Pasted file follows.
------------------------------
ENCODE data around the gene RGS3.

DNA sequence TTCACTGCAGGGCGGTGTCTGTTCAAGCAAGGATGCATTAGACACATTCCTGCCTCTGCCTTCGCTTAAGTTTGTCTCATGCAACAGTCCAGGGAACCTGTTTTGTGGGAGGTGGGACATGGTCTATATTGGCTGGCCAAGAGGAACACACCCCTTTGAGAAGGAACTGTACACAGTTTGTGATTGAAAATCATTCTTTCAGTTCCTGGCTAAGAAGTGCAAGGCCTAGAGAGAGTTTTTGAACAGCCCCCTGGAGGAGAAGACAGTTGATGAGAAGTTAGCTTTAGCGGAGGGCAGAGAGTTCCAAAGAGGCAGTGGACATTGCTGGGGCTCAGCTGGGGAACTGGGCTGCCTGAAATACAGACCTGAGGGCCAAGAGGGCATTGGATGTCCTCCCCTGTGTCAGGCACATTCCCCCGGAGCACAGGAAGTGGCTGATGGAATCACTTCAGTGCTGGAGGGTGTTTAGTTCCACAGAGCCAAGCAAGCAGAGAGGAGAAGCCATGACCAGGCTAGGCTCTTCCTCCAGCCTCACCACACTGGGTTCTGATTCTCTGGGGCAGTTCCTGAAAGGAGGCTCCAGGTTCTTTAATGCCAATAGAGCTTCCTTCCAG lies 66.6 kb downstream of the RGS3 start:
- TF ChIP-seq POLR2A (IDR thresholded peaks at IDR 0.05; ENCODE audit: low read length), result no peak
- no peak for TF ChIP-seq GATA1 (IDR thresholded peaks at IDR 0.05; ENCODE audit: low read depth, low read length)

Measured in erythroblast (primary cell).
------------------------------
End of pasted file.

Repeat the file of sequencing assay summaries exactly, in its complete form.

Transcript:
ENCODE data around the gene RGS3.

DNA sequence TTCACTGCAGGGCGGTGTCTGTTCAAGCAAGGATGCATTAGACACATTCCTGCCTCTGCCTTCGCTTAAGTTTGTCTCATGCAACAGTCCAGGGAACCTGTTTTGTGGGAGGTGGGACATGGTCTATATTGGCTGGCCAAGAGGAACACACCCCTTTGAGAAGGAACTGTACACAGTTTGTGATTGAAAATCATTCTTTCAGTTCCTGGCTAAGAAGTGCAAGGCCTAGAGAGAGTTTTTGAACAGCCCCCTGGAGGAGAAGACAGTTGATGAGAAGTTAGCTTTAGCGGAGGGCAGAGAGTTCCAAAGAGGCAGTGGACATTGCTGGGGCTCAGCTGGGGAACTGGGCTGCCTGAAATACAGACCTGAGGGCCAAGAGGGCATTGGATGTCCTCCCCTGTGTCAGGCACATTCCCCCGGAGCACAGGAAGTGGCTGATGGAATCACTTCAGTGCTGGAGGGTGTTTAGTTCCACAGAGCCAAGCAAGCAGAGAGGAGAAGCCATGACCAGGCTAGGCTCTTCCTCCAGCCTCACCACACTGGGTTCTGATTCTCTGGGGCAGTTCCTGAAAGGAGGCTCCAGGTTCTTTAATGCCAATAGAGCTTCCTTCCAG lies 66.6 kb downstream of the RGS3 start:
- TF ChIP-seq POLR2A (IDR thresholded peaks at IDR 0.05; ENCODE audit: low read length), result no peak
- no peak for TF ChIP-seq GATA1 (IDR thresholded peaks at IDR 0.05; ENCODE audit: low read depth, low read length)

Measured in erythroblast (primary cell).